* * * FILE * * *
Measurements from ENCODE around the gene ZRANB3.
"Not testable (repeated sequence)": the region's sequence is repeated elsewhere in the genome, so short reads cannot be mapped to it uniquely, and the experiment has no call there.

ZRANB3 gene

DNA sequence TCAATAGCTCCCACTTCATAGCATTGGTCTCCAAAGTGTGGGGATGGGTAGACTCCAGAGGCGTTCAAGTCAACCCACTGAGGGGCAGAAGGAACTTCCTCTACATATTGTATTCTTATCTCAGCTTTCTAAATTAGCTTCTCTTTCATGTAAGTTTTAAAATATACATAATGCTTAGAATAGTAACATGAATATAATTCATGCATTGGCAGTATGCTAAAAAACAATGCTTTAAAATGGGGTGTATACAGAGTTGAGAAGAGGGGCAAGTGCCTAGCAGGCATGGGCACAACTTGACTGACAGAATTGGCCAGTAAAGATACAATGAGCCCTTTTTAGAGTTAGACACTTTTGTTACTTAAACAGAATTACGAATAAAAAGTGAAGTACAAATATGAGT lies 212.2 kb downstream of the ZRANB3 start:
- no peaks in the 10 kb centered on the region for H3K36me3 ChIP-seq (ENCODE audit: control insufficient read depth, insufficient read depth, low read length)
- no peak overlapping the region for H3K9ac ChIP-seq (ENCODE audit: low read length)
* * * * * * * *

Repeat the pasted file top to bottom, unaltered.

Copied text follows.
Measurements from ENCODE around the gene ZRANB3.
"Not testable (repeated sequence)": the region's sequence is repeated elsewhere in the genome, so short reads cannot be mapped to it uniquely, and the experiment has no call there.

ZRANB3 gene

DNA sequence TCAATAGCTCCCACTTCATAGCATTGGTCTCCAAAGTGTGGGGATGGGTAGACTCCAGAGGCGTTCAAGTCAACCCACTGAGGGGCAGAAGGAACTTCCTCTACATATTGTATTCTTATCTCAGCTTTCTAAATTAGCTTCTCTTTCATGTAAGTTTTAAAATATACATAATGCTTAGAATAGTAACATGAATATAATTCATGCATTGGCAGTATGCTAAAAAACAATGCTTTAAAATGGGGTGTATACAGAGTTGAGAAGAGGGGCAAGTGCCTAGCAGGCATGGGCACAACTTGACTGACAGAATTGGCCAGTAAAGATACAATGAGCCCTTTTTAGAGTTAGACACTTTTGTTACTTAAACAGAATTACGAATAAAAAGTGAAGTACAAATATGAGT lies 212.2 kb downstream of the ZRANB3 start:
- no peaks in the 10 kb centered on the region for H3K36me3 ChIP-seq (ENCODE audit: control insufficient read depth, insufficient read depth, low read length)
- no peak overlapping the region for H3K9ac ChIP-seq (ENCODE audit: low read length)